"On the morning of the October 27, 1918, this officer (Barker) observed an enemy two-seater over the Foret de Mormal. He attacked this machine and after a short burst it broke up in the air. At the same time a Fokker biplane attacked him, and he was wounded in the right thigh, but managed, despite this, to shoot down the enemy aeroplane in flames. He then found himself in the middle of a large formation of Fokkers who attacked him from all directions, and was again severely wounded in the left thigh, but succeeded in driving down two of the enemy in a spin. He lost consciousness after that, and his machine fell out of control. On recovery, he found himself being again attacked heavily by a large formation, and singling out one machine he deliberately charged and drove it down in flames. During this fight his left elbow was shattered and he again fainted, and on regaining consciousness he found himself still being attacked, but notwithstanding that he was now severely wounded in both legs and his left arm shattered, he dived on the nearest machine and shot it down in flames. Being greatly exhausted, he dived out of the fight to regain our lines, but was met by another formation, which attacked and endeavored to cut him off, but after a hard fight he succeeded in breaking up this formation and reached our lines, where he crashed on landing. This combat, in which Major Barker destroyed four enemy machines (three of them in flames), brought his total successes to fifty enemy machines destroyed, and is a notable example of the exceptional bravery and disregard of danger which this very gallant officer has always displayed throughout his distinguished career."

In 1927 the Toronto Maple Leafs' manager, Constantine Falkland Cary (Conn) Smythe, a former RAF pilot, had Barker appointed the first president of the hockey club, a symbolic gesture to help raise the losing team's profile.

In September of 2011, Barker was honoured (81 years after his death) at a Toronto cemetery with the unveiling of a monument in his honor. A bronze propeller rises from atop the monument, which features a picture of Barker and a plaque that reads: "most decorated war hero in the history of Canada, the British empire and the Commonwealth of nations."

Before this, the only evidence of Barker's final resting place had been a small marker inside his wife's family crypt at Mount Pleasant.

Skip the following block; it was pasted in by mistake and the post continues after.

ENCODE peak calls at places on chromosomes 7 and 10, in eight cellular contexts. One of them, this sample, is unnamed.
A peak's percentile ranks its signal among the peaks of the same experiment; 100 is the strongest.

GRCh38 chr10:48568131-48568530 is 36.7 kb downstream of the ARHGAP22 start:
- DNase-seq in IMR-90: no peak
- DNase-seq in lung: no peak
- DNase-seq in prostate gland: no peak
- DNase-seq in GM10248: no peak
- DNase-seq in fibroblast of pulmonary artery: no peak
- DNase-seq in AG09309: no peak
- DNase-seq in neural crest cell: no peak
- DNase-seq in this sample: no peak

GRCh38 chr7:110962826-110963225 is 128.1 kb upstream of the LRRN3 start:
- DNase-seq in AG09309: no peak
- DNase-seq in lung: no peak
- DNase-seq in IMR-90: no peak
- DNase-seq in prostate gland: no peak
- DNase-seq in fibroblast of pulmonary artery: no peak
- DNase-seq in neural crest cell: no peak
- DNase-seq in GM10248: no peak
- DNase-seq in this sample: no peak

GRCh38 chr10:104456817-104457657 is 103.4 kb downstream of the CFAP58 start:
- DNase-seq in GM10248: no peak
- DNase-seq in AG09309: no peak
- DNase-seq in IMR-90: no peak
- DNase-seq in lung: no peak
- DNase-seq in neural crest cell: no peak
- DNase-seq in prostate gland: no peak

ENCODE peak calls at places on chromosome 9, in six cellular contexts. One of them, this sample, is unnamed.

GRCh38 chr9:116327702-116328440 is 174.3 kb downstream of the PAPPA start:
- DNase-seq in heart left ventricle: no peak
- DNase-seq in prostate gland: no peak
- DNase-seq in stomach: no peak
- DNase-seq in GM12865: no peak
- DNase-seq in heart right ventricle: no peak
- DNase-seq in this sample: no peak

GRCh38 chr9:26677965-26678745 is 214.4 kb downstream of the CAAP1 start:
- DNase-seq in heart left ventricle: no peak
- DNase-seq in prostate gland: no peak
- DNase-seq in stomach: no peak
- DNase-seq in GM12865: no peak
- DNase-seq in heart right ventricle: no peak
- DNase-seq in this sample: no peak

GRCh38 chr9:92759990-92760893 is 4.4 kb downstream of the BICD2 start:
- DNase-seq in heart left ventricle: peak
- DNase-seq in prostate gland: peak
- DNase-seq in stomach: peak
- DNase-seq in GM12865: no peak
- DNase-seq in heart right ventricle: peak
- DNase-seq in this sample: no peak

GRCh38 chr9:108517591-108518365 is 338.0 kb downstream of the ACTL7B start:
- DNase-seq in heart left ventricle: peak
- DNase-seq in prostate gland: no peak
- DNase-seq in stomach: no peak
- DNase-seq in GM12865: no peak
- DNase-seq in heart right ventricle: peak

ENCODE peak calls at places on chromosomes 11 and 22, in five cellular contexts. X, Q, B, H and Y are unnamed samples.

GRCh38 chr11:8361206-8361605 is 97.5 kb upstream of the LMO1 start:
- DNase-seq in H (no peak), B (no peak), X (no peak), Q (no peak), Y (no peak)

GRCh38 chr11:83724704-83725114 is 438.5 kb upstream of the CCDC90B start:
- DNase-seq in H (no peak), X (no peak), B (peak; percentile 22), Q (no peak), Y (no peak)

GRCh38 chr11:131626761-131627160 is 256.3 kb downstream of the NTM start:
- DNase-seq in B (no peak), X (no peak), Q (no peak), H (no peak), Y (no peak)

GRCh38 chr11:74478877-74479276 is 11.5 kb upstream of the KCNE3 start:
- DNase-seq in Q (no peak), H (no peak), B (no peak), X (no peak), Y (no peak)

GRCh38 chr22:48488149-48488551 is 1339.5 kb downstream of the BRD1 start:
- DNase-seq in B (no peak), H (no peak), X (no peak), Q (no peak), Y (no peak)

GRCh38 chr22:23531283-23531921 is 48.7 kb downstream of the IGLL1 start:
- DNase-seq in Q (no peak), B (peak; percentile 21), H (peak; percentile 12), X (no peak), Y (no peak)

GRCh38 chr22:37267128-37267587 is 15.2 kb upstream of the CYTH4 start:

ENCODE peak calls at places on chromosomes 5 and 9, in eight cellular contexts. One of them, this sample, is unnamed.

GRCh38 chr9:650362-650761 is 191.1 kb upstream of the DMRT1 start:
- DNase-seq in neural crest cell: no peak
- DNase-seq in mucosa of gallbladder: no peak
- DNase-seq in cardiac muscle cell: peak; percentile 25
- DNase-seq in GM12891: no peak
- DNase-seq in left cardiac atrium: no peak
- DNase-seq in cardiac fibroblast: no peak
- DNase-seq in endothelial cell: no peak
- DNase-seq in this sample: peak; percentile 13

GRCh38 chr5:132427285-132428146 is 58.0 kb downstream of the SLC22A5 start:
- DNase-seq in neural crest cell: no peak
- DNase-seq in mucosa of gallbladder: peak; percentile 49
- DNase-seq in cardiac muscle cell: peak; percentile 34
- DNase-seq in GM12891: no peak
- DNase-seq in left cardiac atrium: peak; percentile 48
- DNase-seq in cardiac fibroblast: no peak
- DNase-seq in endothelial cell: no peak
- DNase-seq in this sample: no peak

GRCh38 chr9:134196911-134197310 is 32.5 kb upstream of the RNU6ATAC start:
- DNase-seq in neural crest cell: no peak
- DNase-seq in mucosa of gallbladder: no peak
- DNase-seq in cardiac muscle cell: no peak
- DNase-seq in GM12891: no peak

Question for Thursday April 19, 2012:

My first honoured the ox.
My fifth is most common.
My fifth-last and sixth-last were allographs.
My last recalls a weapon.
Though today I have but 26,
by what name does my 27th go?

Acceptable answers:


The evolution of the English alphabet is very interesting, with each letter having its own unique provenance.

The letter 'A' is derived from the Phoenician letter 'Aleph' – a western Semitic word meaning ox. The character comes from an ancient Egyptian hieroglyph or pictogram depicting an ox's head.
Read more here.

E is the most commonly occurring letter of the English language.

There was no letter U in the alphabet. There was the sound for the letter we call U, but it didn't look like U. It looked like V. The Classical Latin alphabet had only 23 letters, not the 26 that we have today. (This is why the W looks like a double V but is pronounced like a double U.) For a very long time, U and V were allographs: variations of the same letter used in different contexts, such as uppercase and lowercase. Before the use of the letter U, the shape V stood for both the vowel U and the consonant V.
Read more here.

The Greek zeta is the origin of the humble z. The Phoenician glyph zayin, meaning "weapon," had a long vertical line capped at both ends with shorter horizontal lines and looked very much like a modern capital I. By the time it evolved into the Greek zeta the top and bottom lines had become elongated and the vertical line slanted, connecting to the horizontal lines at the top right and the bottom left.
Read more here.

Up until about 2 hundred years ago, there was a 27th English letter. This 'letter' is still in common use today although it is no longer part of the alphabet; it is now regarded as either an abbreviation or punctuation. It is the symbol '&', which is called ampersand.

There was a time when British children recited the alphabet with an extra line "...x,y,z, and, per se, and". Translated from Latin, this means "and, by itself, and". (Try saying the above line real fast and you'll probably see where the word ampersand came from.)

It's not clear exactly when this was dropped from the alphabet recitation, but we do know where the symbol originally came from. It traces back to Latin, where scribes regularly wrote et, the Latin word for and, with the letters mushed together. This was eventually corrupted into its own symbol, and as the centuries passed it came to be used in other languages as a valid word. You can even see a hint of the original Latin et in the ampersand below.


Question for Friday April 20, 2012:

"Stand", "run", and even "fall".
Did you know "set" beats us all?

Figure out which quirk we share.
Defining us will get you there.

Our common trait could fill a book.
Don't overthink it, just scan and look.

A top ten list names us four.
Please attempt to GIVE ONE MORE.

If you find you're feeling stuck,
Unscramble this for extra luck.


Acceptable answers:


According to dictionary.com, "set" has a total of 464 definitions in the Oxford English Dictionary, making it the word with the most definitions in the English Language. In fact, a complete list of the top ten words with the most definitions can be found on this site.